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News

Run to Fight Children’s Cancer Draws Record Number of Participants

March 9, 2013

Story by Michael Ferraresi
Photos by Darryl Webb
GCU News Bureau

Chilly, soggy conditions on Saturday did little to slow GCU's Run to Fight Children's Cancer.

Around 3,000 people registered for the 5K and 10K races, with an additional 1,000 or so visitors on campus to support runners and walkers. The festival-like atmosphere around GCU Arena drew cancer survivors, families, groups of people who formed race teams at work, and others with a passion to fight cancer.

The scene at Saturday's Run to Fight Children's Cancer on the GCU campus. Cooper Gokee, a 9-year-old Maricopa boy in his 11th month fighting leukemia, kicked things off around 7:20 a.m. by blowing the air horn to start the 5K race. He laughed as he blasted the runners with Silly String from atop a cherry-picker near the start-line - his touch on serving as honorary race starter.

Jose Moreno, GCU's community relations manager and race director, said about 1,000 new runners join the cause each year.

Moreno added that GCU was close to reaching its goal of raising $100,000 for the non-profit Children's Cancer Network and Phoenix Children's Hospital to help families struggling with cancer diagnoses.

For Moreno and hundreds of other GCU employees and volunteers who've dedicated their time to growing the run, the early-morning launch of the race symbolized another step toward finding solutions for families who've been struck by cancer.

"If there was a cure for cancer we wouldn't have to do the event - but until then, we'll keep going," Moreno announced to runners before the start of the 5K race.

GCU passed out gold shoelaces for runners and gold superhero-like capes for children, marking the color of the childhood cancer cause.

Many participants dedicated their runs to children or family members who've died from cancer.

Lil Ashton, a US Airways information technology employee, said she found GCU's race by searching the Internet for events to raise money to fight childhood cancer. She wore a shirt with a photograph of her late godson, Nathan, who passed away seven years ago after a brave bout with leukemia.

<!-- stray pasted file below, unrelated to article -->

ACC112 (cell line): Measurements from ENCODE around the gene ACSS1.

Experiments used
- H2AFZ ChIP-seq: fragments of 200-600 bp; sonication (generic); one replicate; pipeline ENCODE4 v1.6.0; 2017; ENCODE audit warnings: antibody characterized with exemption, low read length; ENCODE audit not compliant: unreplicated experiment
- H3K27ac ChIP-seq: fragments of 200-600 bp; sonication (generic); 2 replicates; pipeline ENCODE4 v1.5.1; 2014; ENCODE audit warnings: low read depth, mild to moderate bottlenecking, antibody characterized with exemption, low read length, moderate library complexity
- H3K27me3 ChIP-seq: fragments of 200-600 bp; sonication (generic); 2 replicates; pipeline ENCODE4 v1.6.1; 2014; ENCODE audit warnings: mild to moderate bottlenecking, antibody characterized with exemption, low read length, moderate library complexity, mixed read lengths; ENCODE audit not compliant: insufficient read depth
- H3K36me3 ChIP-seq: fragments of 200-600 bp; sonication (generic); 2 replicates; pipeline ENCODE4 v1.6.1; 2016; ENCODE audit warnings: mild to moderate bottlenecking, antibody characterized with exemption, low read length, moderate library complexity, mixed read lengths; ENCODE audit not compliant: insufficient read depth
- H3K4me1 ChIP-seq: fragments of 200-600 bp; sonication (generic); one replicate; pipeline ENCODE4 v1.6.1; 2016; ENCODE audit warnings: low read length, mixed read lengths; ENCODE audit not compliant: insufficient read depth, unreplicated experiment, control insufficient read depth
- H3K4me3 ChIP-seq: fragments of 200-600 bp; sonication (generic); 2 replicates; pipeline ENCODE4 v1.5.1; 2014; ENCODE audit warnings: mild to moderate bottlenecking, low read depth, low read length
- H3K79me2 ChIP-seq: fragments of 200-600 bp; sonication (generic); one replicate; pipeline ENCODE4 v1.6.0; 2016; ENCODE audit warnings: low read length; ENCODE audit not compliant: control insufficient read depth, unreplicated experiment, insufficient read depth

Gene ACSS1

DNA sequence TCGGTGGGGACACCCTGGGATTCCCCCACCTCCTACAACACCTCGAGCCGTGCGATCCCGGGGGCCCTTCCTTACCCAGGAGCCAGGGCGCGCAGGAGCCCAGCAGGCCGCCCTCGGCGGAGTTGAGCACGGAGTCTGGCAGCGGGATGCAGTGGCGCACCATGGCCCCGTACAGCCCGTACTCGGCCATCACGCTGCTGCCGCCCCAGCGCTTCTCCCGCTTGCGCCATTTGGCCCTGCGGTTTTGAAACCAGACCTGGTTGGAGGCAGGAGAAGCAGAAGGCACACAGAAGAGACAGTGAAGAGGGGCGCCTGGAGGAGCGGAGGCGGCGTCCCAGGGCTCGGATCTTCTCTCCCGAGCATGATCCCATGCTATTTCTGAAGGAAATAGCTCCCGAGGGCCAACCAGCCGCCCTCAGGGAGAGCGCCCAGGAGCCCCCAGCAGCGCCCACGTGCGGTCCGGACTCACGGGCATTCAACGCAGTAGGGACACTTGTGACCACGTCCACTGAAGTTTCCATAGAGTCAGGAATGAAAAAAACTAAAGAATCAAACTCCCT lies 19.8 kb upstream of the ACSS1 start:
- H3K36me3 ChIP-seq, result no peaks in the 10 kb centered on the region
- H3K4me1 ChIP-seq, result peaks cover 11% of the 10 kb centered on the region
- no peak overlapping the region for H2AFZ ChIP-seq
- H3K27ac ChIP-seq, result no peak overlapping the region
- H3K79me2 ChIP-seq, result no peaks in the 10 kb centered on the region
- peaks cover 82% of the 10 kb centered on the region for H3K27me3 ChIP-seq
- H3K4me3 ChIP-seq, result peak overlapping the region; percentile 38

"I honor him every day," said Ashton, who was joined Saturday by several friends from work.

The race course moved in a rectangle around GCU's neighborhood, following a route west along Camelback Road, north on 35th Avenue, east on Missouri Avenue and south on 27th Avenue to Camelback.

The top time in the 5K race, at just over 18 minutes, went to Phoenix resident and avid runner Derek Vice, 50, who discovered the race by searching the Internet for Phoenix-area runs. He said he was pleased to help the childhood cancer cause while still getting in some much-needed training for future distance events. But Vice admitted his pavement-pounding race training was easy compared to what childhood cancer patients go through.

Children like race-starter Cooper often have to deal with deep-tissue shots, portable catheters surgically inserted into their chests, side-effects from steroids, and regular chemotherapy treatments. But recovery is possible. The two race starters at GCU's early Runs to Fight Children's Cancer - Grace Kostyk, 7, and Olivia Baumgardner, 5 - have both progressed into a more comfortable phase of treatment for acute lymphoblastic leukemia.

The Kostyk and Baumgardner families were joined by dozens of others on their fundraiser teams at the event to help further the cause. Their Team Olivia and Amazing Grace teams, clad in green and pink shirts, were among the more colorful fundraising teams on hand Saturday.

Temperatures lingered around 45 degrees at the start of the race. Some slight moisture hung in the air. But in spite of the cold, GCU employees and other visitors who turned out for the race kept their focus.

"They get up and fight every day," said Kristen Fraley, GCU's food service manager, as she stamped her feet and rubbed her arms to keep warm at the start line. "The least I can do is wake up and run a 10K."

Anne McNamara, dean of GCU's College of Nursing and Health Care Professions, said she has seen the race progress from a grass-roots effort on campus into a major community force. Adjunct nursing instructor Patti Luttrell founded the non-profit Children's Cancer Network to assist families facing similar challenges to the ones hers faced through her son's battle with childhood cancer.

"It's such a good cause, I'm just excited GCU has taken it on," said McNamara, whose nursing students joined GCU athletic training students to work the first-aid booth during the race.

Contact Michael Ferraresi at 639.7030 or michael.ferraresi@gcu.edu.